Two randomized double-blind, placebo-controlled clinical trials with a similar design were performed to investigate the absorption of a mangosteen fruit-based functional beverage in healthy adults [112,113]. α-MG gradually increased to reach the maximum concentration after 1 h and sustained up to 6 h of the trial period [112,113]. These studies considerably contributed to our understanding of PK properties of mangosteen-based functional beverages in healthy adults; however, there were limitations in this study. The plasma samples were collected only up to 6 h after the ingestion of the product, and the xanthone metabolites were not investigated. In addition, the beverage included other components, such as aloe vera, green tea, and multivitamins, which might affect the effectiveness and bioavailability of α-MG [112].
In summary, these studies showed that xanthones in mangosteen juice are absorbed, especially when administered with a high-fat meal. Unfortunately, all the PK studies in humans have been conducted using mangosteen fruit-based products. Therefore, further studies using specific MPE or bioactive xanthones are necessary. Moreover, in order to assure therapeutic efficacy of MP-derived agents in AD, PD, and depression, solutions to improve their PK profiles with more distribution into the brain should be elucidated.

6.3. Proposed Solutions to Improve the PK Profiles of MP-Derived Agents

Among the bioactive xanthones, α-MG is the most studied compounds in the brain diseases; however, its efficacy may be limited due to the poor penetration through BBB [114]. In recent years, numerous studies have sought to overcome the poor bioavailability of α-MG in the brain and augment its potential clinical efficacy in the treatment of neurological diseases.
One study tested PK properties of the α-MG-loaded microemulsion in i.p. injected rodents. α-MG was universally distributed into almost all organs, including the liver, kidney, and brain. This study demonstrated that the microemulsion was an efficient delivery system for α-MG to cross BBB [115]. Another proposed delivery system was transferrin-modified liposomes (Tf(α-MG) liposome) administered through i.v. injection [114]. This liposome improved the bioavailability of α-MG in the plasma and augmented its delivery and accumulation in the brain. These results proved that the Tf(α-MG) liposome targeting the brain could be a potential carrier of α-MG for the treatment of AD [114]. However, i.p. and i.v. administrations may not be appropriate to apply to the actual treatment regimen of AD in humans [115]. Oral administrations of α-MG may possess limitations due to its hydrophobic nature, poor aqueous solubility and stability, low bioavailability, and lack of accumulation in the target organs including brain [116,117]. Therefore, more appropriate delivery system is absolutely required to improve the efficacy of orally administered α-MG. Noticeably, a soft capsule containing vegetable oil as a dispersion matrix of α-MG exhibited its quick absorbance after oral administration with a wide distribution in many tissues including brain [118].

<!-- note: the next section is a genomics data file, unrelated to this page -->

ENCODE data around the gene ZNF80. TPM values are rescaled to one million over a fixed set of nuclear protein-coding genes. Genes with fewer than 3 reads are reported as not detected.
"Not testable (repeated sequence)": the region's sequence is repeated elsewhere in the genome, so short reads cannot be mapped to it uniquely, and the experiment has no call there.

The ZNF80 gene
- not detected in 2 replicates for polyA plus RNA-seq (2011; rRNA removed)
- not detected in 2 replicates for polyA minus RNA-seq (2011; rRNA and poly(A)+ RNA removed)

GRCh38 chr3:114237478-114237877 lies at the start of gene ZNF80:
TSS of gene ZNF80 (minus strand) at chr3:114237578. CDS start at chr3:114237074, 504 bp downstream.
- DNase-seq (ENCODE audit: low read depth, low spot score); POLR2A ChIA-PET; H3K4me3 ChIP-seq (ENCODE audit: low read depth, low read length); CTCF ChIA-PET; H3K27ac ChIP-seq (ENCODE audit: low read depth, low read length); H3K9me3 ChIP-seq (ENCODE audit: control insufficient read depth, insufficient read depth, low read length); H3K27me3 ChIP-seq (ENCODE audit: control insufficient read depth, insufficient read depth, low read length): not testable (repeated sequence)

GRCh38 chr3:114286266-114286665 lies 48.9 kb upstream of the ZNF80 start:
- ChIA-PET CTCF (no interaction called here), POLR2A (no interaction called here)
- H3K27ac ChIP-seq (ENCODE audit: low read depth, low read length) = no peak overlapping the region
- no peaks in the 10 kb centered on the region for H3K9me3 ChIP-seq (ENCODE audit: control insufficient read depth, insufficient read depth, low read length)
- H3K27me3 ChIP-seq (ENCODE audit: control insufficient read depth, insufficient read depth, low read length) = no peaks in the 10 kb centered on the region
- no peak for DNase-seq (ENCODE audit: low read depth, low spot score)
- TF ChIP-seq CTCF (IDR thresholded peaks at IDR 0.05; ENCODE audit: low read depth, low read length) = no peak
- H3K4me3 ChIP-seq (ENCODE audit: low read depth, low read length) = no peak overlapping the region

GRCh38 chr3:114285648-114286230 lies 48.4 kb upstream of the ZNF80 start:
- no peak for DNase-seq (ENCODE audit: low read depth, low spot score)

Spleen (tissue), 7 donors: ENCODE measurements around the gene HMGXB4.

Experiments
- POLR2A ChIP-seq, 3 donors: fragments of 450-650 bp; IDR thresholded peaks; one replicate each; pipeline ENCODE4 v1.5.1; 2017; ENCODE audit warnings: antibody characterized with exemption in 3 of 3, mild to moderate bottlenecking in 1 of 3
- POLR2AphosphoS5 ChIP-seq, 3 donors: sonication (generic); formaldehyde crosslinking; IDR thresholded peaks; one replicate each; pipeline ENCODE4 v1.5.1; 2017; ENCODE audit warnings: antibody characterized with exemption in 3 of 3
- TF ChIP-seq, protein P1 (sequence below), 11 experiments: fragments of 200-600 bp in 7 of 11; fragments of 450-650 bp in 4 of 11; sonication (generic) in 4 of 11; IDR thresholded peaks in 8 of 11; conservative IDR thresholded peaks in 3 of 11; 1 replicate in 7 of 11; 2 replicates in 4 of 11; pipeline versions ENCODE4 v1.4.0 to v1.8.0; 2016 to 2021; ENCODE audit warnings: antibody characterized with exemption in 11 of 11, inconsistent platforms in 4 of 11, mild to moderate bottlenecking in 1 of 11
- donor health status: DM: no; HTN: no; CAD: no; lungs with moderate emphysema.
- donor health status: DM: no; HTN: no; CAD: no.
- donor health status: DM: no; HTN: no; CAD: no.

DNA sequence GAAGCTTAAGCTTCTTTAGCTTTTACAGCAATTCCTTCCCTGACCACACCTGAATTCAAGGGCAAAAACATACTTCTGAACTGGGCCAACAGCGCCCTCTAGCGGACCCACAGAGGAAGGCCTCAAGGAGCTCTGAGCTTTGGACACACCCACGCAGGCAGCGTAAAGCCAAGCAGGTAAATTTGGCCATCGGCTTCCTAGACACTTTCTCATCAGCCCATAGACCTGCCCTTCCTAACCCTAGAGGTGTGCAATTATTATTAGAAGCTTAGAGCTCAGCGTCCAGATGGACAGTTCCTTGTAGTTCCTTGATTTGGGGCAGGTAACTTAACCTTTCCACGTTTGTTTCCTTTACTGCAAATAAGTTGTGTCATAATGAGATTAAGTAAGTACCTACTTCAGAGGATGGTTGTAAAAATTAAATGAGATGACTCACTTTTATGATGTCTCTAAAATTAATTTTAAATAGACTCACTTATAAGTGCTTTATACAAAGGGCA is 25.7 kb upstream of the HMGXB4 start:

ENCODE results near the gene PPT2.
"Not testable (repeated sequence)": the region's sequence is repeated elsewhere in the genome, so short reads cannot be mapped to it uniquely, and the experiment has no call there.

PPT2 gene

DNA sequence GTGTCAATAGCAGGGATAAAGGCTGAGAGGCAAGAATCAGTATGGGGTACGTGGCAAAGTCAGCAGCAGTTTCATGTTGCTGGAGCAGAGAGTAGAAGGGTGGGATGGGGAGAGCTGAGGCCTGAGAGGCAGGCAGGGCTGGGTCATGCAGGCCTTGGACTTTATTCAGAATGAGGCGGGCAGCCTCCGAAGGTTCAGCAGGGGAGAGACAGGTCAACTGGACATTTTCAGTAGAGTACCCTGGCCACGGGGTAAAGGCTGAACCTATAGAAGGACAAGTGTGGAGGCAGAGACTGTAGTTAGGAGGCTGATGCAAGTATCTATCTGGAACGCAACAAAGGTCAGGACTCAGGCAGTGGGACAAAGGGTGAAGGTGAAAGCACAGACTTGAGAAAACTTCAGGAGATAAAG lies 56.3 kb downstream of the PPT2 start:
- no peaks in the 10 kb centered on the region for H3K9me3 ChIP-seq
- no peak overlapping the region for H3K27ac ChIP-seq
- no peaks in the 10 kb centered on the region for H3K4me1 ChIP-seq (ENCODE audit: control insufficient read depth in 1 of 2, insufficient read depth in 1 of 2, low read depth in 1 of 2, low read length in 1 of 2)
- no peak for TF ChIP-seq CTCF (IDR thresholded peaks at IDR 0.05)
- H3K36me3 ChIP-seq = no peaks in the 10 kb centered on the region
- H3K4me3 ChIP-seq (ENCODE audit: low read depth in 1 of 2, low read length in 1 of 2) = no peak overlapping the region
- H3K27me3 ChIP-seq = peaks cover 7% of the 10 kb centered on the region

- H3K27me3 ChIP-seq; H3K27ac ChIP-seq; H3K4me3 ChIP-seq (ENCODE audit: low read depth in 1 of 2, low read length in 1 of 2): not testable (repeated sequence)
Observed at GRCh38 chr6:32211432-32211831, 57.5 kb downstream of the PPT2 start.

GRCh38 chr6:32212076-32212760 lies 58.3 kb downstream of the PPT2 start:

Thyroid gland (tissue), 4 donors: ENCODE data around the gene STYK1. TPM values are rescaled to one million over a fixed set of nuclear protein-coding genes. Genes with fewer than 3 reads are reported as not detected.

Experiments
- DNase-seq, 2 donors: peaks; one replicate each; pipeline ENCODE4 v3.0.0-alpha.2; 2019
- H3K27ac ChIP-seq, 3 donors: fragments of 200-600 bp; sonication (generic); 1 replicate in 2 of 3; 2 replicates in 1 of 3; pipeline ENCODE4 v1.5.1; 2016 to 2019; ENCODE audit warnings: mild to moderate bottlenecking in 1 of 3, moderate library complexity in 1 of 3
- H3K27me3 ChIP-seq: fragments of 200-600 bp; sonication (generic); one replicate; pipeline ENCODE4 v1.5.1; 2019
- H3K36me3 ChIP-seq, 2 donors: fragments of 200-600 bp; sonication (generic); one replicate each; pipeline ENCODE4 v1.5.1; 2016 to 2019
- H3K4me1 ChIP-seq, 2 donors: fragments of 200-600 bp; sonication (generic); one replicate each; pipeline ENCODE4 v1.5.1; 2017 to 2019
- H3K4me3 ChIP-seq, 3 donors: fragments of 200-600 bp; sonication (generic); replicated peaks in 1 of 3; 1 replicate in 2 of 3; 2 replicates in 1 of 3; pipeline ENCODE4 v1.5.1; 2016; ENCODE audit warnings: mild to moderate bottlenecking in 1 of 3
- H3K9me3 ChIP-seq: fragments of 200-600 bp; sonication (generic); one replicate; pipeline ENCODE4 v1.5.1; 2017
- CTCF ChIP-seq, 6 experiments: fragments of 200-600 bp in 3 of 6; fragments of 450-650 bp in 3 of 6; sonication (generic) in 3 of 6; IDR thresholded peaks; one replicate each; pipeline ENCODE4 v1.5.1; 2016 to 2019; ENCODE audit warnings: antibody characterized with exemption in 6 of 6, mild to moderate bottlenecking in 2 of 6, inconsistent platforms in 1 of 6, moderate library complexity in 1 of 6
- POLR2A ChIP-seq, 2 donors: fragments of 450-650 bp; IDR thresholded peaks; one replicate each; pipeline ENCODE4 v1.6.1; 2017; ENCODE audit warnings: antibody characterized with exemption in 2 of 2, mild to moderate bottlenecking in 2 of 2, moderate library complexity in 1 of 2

Recently, advances in nanotechnology have promised an opportunity to overcome the obstacles in the treatment of various brain disorders including AD [119]. First, polyvinylpyrrolidone (PVP) was explored as a hydrophilic matrix to carry α-MG in the ethanol MPE (MPE:PVP nanofibers). These nanofibers were demonstrated to markedly increase the release rate and antioxidant activity of α-MG, improving the therapeutic effects offered by the ethanol MPE [16]. Furthermore, a nanoencapsulation of α-MG with a core of poly(ethylene glycol)-poly(l-lactide) nanoparticles [NP(α-MG)] improved the distribution of α-MG in the brain and liver, and specifically, enhanced the brain clearance of 125I-radiolabeled Aβ1-42 in a low-density lipoprotein receptor (LDLR)-dependent manner. LDLR mediates Aβ uptake and clearance by astrocytes; therefore, increased glial LDLR expression may promote Aβ degradation within the brain [120]. Consequently, the NP(α-MG) reduced Aβ deposition, attenuated neuroinflammatory responses, ameliorated neurologic changes, and reversed behavioral deficits in AD models [121]. Another biomimetic delivery system of α-MG is apolipoprotein E-reconstituted high-density lipoprotein nanocarrier (ANC-α-MG). It possessed improved brain delivery efficiency and high Aβ-binding affinity to intervene AD progression. As a result, ANC-α-MG decreased amyloid deposition, attenuated microgliosis, and rescued memory defects in mice, providing a promising platform for brain drug delivery for the treatment of AD [122].
Taken together, these studies highlight several solutions to improve the PK profiles of MP-derived agents for AD therapy, including nanotechnology to increase bioavailability and penetration through BBB. These novel techniques improving the delivery of MP-derived agents to the brain may also be applicable to drugs for a wide variety of other CNS disorders. However, it should be considered that enhanced bioavailability and wider distribution in tissues including liver may induce more toxicity. Safety profiles of MP-derived agents are discussed in the following section.

7. Safety Profiles of MP-Derived Agents

MP has been used as a traditional medicine for a long time; therefore, it is considered as generally safe, even in humans [13]. However, a comprehensive awareness of safety profiles is very important to further evaluate the therapeutic potential of MP-derived agents for disease treatments. In this section, we summarize the safety profiles of the agents in both animals and humans.